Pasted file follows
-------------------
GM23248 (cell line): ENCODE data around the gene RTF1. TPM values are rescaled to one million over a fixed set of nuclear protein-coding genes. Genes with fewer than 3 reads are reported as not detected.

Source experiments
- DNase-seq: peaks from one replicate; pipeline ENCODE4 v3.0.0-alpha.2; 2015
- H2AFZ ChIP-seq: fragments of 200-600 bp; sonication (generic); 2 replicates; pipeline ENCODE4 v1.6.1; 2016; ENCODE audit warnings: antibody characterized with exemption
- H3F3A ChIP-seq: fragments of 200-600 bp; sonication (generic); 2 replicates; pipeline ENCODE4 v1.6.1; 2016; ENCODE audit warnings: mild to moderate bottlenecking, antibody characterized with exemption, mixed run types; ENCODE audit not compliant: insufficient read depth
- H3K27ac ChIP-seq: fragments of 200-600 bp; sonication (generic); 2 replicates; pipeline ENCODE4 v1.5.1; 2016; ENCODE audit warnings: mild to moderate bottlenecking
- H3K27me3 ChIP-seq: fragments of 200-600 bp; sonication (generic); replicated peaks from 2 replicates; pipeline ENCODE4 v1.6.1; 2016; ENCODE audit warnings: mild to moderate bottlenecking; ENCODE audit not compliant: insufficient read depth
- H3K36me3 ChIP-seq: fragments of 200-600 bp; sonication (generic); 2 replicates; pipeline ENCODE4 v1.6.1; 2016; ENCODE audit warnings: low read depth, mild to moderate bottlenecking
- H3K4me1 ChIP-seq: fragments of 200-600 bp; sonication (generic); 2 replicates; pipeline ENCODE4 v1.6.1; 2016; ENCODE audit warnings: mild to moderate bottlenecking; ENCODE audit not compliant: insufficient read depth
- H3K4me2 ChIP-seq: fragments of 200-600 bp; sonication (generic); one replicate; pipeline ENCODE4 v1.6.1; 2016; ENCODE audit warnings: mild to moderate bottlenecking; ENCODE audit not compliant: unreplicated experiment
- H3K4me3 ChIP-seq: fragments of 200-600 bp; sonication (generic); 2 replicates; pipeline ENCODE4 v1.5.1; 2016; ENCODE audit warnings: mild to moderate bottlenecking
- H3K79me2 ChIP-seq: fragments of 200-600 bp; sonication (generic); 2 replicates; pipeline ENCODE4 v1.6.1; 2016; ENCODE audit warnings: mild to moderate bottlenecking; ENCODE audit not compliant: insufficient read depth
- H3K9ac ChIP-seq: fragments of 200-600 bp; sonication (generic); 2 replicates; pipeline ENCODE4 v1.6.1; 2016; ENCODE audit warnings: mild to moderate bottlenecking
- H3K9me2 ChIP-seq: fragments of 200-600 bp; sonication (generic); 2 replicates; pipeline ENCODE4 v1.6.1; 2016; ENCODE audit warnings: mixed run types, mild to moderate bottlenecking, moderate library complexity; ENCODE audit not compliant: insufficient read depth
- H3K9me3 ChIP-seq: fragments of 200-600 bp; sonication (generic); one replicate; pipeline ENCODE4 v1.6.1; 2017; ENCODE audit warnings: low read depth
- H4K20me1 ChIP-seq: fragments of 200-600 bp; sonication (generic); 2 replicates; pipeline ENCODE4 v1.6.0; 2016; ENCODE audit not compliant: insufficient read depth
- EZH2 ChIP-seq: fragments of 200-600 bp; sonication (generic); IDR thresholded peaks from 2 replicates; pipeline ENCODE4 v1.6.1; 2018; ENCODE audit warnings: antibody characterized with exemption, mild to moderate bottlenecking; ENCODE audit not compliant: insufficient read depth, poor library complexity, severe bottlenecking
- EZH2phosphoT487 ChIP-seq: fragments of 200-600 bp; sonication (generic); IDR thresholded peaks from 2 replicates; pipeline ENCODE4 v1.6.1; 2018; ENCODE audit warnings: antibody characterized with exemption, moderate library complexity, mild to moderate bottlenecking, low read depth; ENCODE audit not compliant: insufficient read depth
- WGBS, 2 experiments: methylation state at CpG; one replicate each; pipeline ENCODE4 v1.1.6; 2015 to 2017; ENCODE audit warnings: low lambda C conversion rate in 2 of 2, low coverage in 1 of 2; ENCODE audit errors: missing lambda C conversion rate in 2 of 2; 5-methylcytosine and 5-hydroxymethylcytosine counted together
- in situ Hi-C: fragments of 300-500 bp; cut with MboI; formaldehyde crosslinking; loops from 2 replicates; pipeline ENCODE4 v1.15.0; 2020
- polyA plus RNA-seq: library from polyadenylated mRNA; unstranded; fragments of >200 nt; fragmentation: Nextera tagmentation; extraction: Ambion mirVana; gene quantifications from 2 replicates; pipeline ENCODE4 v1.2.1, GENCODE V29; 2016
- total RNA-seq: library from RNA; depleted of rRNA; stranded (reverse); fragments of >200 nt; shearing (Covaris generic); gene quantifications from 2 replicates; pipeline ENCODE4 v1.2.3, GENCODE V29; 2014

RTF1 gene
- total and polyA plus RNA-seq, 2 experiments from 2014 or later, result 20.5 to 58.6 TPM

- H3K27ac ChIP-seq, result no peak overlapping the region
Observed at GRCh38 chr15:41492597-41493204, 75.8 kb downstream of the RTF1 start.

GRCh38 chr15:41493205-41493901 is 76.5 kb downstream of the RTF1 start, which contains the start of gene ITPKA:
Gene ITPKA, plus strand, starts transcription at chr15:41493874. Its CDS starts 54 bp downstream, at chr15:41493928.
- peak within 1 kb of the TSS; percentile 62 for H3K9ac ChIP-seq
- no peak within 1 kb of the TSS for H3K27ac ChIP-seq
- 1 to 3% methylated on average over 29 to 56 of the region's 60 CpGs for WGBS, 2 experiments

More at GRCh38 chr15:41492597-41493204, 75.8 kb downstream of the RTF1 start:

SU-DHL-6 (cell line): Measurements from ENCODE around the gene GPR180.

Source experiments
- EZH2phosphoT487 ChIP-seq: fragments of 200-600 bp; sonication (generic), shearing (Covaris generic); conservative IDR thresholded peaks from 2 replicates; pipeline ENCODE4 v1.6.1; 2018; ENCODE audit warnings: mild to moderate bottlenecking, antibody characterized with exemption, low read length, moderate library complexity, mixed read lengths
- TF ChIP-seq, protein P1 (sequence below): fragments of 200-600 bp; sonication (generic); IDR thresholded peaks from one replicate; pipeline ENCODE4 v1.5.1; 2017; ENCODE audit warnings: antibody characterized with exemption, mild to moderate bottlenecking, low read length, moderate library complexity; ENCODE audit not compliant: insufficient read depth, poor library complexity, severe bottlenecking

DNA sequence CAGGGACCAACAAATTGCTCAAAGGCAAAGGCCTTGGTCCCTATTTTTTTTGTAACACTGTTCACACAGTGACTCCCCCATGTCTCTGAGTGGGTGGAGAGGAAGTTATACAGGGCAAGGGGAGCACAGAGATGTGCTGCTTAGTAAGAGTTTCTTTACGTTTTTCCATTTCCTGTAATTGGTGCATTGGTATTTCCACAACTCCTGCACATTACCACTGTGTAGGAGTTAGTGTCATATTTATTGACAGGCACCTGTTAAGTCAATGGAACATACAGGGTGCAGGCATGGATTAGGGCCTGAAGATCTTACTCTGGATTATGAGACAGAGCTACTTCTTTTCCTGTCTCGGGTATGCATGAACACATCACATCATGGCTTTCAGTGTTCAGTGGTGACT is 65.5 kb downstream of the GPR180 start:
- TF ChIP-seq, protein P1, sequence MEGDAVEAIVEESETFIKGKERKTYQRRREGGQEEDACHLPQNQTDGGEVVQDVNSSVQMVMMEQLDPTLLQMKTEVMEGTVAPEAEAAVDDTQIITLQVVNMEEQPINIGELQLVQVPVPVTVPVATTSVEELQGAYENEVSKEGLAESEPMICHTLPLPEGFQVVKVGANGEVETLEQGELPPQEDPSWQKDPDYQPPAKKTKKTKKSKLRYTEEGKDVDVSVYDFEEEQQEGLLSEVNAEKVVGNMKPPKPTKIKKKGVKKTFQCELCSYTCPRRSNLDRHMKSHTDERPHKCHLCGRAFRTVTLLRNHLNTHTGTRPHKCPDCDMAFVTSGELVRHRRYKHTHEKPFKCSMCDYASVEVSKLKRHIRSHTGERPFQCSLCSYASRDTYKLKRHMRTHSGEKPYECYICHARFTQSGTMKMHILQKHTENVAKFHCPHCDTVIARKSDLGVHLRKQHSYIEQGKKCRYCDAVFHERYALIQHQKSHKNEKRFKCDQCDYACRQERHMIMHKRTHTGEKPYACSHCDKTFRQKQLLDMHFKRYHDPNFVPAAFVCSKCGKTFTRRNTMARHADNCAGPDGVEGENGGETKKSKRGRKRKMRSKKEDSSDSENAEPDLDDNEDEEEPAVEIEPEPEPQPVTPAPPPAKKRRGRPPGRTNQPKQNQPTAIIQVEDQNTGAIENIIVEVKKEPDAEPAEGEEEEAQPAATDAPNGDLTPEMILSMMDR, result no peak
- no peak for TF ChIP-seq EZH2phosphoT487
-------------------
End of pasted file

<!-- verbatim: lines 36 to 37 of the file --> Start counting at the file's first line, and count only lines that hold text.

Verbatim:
- TF ChIP-seq, protein P1 (sequence below): fragments of 200-600 bp; sonication (generic); IDR thresholded peaks from one replicate; pipeline ENCODE4 v1.5.1; 2017; ENCODE audit warnings: antibody characterized with exemption, mild to moderate bottlenecking, low read length, moderate library complexity; ENCODE audit not compliant: insufficient read depth, poor library complexity, severe bottlenecking

DNA sequence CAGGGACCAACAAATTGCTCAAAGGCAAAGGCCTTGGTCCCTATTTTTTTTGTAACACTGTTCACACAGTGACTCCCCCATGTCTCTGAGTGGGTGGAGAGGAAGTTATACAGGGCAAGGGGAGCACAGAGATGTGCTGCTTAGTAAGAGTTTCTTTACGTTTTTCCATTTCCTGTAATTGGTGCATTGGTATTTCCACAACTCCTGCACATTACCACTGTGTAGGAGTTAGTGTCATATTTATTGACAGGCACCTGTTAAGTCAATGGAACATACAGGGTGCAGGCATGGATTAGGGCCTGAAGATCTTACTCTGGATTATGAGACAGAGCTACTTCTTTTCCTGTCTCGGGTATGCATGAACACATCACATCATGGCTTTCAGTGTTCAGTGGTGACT is 65.5 kb downstream of the GPR180 start: